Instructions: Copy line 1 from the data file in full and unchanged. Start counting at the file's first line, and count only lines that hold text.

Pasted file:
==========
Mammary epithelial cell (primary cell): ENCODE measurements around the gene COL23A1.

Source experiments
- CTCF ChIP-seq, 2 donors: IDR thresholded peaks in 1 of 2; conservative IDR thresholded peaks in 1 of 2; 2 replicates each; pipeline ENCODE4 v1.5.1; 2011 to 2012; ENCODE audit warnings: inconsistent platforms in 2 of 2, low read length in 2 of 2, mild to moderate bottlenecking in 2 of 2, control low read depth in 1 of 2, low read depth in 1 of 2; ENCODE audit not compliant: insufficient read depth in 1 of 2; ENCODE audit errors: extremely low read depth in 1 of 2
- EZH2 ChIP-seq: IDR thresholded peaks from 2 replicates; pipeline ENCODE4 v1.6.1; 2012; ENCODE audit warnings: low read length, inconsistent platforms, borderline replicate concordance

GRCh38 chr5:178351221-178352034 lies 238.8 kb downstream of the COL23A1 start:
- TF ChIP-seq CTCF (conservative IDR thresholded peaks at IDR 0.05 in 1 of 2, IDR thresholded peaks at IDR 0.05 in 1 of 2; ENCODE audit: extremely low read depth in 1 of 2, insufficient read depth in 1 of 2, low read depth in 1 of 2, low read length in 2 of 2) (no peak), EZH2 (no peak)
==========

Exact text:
Mammary epithelial cell (primary cell): ENCODE measurements around the gene COL23A1.